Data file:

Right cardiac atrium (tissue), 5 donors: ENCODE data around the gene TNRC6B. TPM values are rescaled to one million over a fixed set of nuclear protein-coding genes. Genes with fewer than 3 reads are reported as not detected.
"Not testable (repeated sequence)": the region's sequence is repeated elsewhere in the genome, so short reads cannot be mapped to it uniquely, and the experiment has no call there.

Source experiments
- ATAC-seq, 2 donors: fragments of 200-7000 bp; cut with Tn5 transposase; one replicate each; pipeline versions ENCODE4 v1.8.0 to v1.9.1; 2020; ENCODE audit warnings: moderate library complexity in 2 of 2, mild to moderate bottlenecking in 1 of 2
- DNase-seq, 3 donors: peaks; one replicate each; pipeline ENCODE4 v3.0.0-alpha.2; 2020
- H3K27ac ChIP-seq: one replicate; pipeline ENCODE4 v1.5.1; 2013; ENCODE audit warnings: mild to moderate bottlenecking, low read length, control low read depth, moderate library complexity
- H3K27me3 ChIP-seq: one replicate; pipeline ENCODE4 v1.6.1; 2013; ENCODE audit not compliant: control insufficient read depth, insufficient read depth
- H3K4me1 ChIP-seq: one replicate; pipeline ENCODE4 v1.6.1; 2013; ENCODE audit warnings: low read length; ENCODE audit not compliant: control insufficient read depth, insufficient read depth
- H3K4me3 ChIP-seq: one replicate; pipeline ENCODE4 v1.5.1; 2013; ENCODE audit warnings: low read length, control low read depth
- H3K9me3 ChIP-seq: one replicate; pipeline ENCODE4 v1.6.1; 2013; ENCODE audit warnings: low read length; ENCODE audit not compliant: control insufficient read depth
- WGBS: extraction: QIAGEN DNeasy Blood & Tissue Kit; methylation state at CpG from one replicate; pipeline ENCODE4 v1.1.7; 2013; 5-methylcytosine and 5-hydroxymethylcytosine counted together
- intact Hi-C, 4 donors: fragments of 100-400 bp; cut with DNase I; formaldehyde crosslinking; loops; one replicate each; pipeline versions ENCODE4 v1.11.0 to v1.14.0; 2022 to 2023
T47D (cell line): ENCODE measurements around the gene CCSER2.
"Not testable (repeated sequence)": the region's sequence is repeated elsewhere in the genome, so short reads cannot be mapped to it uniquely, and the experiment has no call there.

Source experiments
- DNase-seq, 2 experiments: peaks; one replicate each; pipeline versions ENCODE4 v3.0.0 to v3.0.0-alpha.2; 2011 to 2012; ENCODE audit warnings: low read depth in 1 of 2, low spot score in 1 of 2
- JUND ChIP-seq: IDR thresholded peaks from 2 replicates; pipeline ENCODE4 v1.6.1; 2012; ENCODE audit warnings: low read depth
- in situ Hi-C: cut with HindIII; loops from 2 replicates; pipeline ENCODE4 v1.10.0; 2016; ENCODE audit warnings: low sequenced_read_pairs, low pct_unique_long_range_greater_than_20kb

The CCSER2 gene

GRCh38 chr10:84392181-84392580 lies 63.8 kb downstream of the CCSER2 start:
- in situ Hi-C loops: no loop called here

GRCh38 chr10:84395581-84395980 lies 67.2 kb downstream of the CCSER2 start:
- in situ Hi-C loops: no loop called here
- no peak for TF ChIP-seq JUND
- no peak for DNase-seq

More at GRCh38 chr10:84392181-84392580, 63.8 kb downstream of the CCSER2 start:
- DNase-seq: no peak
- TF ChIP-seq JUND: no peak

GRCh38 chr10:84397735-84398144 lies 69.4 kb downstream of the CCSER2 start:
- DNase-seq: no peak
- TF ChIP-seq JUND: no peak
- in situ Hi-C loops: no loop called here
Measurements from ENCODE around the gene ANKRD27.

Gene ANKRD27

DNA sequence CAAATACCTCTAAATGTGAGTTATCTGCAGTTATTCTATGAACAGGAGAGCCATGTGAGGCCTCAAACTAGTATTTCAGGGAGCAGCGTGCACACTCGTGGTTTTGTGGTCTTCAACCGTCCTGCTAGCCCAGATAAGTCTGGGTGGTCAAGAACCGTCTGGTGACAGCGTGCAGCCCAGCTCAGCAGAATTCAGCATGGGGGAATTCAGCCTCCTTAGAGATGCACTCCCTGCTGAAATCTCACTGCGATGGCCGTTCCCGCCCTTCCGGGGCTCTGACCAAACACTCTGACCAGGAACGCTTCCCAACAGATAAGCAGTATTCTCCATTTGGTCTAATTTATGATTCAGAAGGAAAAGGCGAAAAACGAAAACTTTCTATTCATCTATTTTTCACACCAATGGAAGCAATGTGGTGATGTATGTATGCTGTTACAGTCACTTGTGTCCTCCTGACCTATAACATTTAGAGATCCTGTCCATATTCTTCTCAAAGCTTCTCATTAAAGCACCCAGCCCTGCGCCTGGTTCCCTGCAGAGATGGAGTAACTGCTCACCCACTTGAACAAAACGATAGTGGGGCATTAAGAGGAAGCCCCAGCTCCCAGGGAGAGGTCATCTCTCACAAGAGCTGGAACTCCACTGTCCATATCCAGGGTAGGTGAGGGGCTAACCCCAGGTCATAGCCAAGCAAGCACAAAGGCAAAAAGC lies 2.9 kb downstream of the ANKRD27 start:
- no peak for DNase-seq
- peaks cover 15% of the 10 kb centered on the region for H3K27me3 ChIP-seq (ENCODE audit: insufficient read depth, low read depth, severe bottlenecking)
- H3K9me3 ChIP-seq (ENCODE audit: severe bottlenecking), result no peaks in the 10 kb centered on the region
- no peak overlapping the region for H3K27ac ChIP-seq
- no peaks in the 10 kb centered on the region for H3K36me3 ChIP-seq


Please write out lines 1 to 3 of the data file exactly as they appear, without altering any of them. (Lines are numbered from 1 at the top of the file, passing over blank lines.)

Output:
Right cardiac atrium (tissue), 5 donors: ENCODE data around the gene TNRC6B. TPM values are rescaled to one million over a fixed set of nuclear protein-coding genes. Genes with fewer than 3 reads are reported as not detected.
"Not testable (repeated sequence)": the region's sequence is repeated elsewhere in the genome, so short reads cannot be mapped to it uniquely, and the experiment has no call there.

Source experiments